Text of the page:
Use of infrared thermography in patients with plantar fasciitis
To find out if we are facing plantar fasciitis, infrared thermography allows, in a fast and non-invasive way, to identify the physiological state of the connective tissues of the human body, support the diagnosis and quantify the evolution of this pathology.
Measurement of skin temperature using thermography helps support diagnosis by identifying different patterns when the body has lost thermal homeostasis. In other words, it allows us to evaluate hyperthermic or hypothermic patterns that generate asymmetries when the body is not keeping the balance it should (Sillero-Quintana et al. 2015).
The reasons why thermal asymmetries are generated depend on different factors that are intrinsic or extrinsic to the individual. When we face an intrinsic factor that modifies temperature asymmetrically, we can think that it is due to compensation or related to a pathology, such as an inflammatory process or neuralgia.
For this reason, evaluating the thermal asymmetries in different body regions susceptible to injury allows us to standardize normality and identify those thermal patterns that are related to different pathologies, such as plantar fasciitis.
What’s new in plantar fasciitis diagnosis research
The research group of Dr. Antonio Gómez Bernal wanted to analyze the thermal pattern of plantar fasciitis in their research. In order to do this, they selected patients who had been diagnosed with plantar fasciitis and related it to their thermal profile using thermography.
Due to its etiology, plantar fasciitis is a degenerative pathology of the fascia caused by a continuous application of forces, due to its high commitment to the biomechanics of the foot, which reach the point of structural failure of the tissue. This pathology is one of the most common in the foot (Thing et al. 2012).
In the first days of a plantar fasciitis, the inflammatory phase begins, followed by a fibroblastic phase where collagen synthesis and fascial neovascularization proliferate (Schepsis et al. 1991). The last phase, corresponding to tissue remodeling and regeneration, can last up to 12 months (Fernandez et al. 1983).
For all these reasons, the authors (Gómez-Bernal et al. 2021) hypothesize that thermography could be useful to identify significant differences between healthy feet and those diagnosed with plantar fasciitis.
To do this, they selected 16 patients diagnosed with acute unilateral plantar fasciopathy with less than one month of evolution and who did not have a body mass index greater than 30 (BMI <30). They analyzed the thermographic images with ThermoHuman software, which segments the insoles of the feet into 18 regions of interest, as shown in Figure 1.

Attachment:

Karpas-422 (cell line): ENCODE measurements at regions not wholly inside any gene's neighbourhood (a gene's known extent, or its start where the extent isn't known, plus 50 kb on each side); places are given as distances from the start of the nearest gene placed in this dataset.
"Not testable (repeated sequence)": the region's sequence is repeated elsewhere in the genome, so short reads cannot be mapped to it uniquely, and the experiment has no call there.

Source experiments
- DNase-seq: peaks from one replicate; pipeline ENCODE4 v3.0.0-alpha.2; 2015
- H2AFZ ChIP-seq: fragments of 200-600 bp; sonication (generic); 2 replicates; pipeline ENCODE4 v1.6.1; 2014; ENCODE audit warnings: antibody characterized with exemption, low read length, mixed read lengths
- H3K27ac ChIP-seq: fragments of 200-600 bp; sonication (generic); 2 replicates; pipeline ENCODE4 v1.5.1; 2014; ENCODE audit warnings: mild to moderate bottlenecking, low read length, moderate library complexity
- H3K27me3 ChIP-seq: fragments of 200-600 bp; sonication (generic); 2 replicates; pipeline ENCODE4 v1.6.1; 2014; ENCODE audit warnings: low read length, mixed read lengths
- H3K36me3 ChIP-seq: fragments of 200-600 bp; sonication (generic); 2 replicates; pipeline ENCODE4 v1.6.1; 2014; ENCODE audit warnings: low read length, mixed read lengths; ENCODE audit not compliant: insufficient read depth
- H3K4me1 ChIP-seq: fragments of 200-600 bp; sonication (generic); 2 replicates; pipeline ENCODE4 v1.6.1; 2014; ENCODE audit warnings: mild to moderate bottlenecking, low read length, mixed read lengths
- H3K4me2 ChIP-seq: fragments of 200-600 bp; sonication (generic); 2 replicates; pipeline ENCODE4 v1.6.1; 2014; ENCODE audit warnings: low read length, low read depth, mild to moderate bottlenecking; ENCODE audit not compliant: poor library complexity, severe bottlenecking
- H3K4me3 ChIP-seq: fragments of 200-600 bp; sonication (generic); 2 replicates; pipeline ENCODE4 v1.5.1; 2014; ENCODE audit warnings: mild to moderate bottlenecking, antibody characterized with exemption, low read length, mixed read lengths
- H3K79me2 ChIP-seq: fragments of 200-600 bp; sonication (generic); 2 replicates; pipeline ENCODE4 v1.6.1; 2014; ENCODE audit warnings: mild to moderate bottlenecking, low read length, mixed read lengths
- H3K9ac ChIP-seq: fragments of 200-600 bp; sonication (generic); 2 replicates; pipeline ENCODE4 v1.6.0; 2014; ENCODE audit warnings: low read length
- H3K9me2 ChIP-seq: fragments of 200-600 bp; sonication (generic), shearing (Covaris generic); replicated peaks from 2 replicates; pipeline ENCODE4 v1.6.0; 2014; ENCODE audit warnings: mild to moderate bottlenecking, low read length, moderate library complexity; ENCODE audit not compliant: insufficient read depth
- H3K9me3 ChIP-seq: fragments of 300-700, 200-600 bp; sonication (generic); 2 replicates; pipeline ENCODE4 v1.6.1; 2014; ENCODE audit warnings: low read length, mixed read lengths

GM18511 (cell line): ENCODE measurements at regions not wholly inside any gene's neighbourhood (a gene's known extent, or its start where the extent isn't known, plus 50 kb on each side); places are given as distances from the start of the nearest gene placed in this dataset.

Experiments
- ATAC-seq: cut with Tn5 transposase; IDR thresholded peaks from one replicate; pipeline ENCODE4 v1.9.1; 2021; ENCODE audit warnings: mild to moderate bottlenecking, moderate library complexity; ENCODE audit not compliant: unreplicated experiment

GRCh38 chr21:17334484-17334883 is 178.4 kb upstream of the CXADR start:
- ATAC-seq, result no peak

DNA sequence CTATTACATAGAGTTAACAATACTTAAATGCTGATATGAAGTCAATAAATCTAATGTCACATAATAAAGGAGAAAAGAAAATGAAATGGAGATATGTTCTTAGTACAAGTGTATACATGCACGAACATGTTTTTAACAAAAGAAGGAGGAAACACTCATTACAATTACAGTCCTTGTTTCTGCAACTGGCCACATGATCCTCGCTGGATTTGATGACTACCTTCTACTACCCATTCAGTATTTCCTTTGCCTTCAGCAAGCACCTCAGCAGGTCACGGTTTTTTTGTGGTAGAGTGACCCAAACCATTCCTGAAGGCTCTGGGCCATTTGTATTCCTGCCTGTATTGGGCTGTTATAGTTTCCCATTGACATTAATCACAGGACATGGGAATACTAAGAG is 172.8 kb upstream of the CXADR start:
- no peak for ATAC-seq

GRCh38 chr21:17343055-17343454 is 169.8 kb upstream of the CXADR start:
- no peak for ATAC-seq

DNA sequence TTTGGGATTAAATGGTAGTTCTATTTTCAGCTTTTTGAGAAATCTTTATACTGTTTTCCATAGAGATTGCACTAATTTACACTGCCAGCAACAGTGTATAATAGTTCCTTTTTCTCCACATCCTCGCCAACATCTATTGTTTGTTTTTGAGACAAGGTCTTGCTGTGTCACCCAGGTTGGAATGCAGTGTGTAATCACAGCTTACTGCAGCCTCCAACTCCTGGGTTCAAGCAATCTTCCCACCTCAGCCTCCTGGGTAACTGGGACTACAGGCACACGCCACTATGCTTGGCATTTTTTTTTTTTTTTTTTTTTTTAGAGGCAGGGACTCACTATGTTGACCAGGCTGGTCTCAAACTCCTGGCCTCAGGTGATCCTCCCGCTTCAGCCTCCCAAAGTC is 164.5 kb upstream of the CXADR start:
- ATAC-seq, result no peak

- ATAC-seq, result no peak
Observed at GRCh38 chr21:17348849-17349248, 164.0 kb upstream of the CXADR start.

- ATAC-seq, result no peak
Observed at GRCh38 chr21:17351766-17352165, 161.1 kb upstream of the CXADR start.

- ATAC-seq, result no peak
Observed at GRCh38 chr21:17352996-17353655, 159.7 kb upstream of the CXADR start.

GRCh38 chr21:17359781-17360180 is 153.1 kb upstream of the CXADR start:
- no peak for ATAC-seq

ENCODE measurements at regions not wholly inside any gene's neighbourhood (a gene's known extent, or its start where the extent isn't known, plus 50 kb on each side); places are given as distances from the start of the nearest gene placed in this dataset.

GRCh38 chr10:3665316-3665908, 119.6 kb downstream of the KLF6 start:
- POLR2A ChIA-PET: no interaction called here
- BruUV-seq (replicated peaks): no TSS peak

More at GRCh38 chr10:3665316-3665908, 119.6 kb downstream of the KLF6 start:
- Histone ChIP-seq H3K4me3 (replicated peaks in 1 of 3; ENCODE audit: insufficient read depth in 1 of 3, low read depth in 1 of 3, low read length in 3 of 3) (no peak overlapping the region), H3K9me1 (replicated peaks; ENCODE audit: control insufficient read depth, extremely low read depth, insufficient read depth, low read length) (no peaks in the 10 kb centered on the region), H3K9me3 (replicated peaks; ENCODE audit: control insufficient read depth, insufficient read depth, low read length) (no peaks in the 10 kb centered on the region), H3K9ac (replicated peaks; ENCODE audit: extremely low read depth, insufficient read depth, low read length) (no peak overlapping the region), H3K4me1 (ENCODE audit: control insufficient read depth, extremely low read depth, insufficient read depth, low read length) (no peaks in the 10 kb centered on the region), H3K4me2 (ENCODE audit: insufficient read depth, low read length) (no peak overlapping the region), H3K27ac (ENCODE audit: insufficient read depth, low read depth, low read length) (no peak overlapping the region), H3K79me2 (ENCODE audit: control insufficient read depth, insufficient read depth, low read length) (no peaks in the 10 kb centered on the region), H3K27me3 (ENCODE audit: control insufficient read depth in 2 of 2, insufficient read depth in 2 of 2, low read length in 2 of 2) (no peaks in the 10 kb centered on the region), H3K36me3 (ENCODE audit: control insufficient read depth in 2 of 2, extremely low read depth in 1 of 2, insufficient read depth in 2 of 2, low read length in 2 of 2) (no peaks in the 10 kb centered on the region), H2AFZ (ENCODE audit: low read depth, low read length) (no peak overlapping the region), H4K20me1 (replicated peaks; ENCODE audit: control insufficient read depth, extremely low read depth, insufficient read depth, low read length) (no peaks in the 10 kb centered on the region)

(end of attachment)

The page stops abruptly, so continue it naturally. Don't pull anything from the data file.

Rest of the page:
Significant results in the identification of the thermographic profile of plantar fasciitis
The results they obtained show a statistically significant difference between the regions of the head of the first metatarsal, the external and internal arches of the foot, the internal and external regions of the heel of the injured foot compared to the healthy foot. In addition, the asymmetry becomes remarkable for the software with a difference greater than 0.3 ºC in the regions of the internal arch and the heel (Figure 1), where we found the maximum temperatures.
The authors point out that the most common areas of pain in patients with plantar fasciitis originate in the medial calcaneal tuberosity of the heel and continue in its aponeurosis, which seems to have a direct relationship with the results of thermography. In addition, this type of patient requires a major metabolic process for its repair (Lim et al. 2016).
Temperature differences in the other regions such as the area of the II-V toes, the head of the first metatarsal or the region of the fifth metatarsal can be a consequence of an antalgic gait by avoiding the tensioning of the plantar fascia (Lim et al. 2016).
The work of Gómez-Bernal et al. (2021) is the first one that identified a hyperthermic pattern in the regions affected by plantar fasciitis and emphasizes that temperature variations in the regions of the foot are related to pathological processes, as other studies in patients with diabetic foot also indicate (Astasio-Picado et al. 2020).
In conclusion, we can affirm that thermography allows the identification of patients with acute unilateral fasciitis, due to its hyperthermic pattern in the injured regions, which present a significant asymmetry compared to the healthy foot.
This is why the analysis with a specific software that allows measuring the temperatures of the body regions is decisive in establishing the differences and identifying the significant asymmetries, thus supporting the diagnosis of plantar fasciitis.
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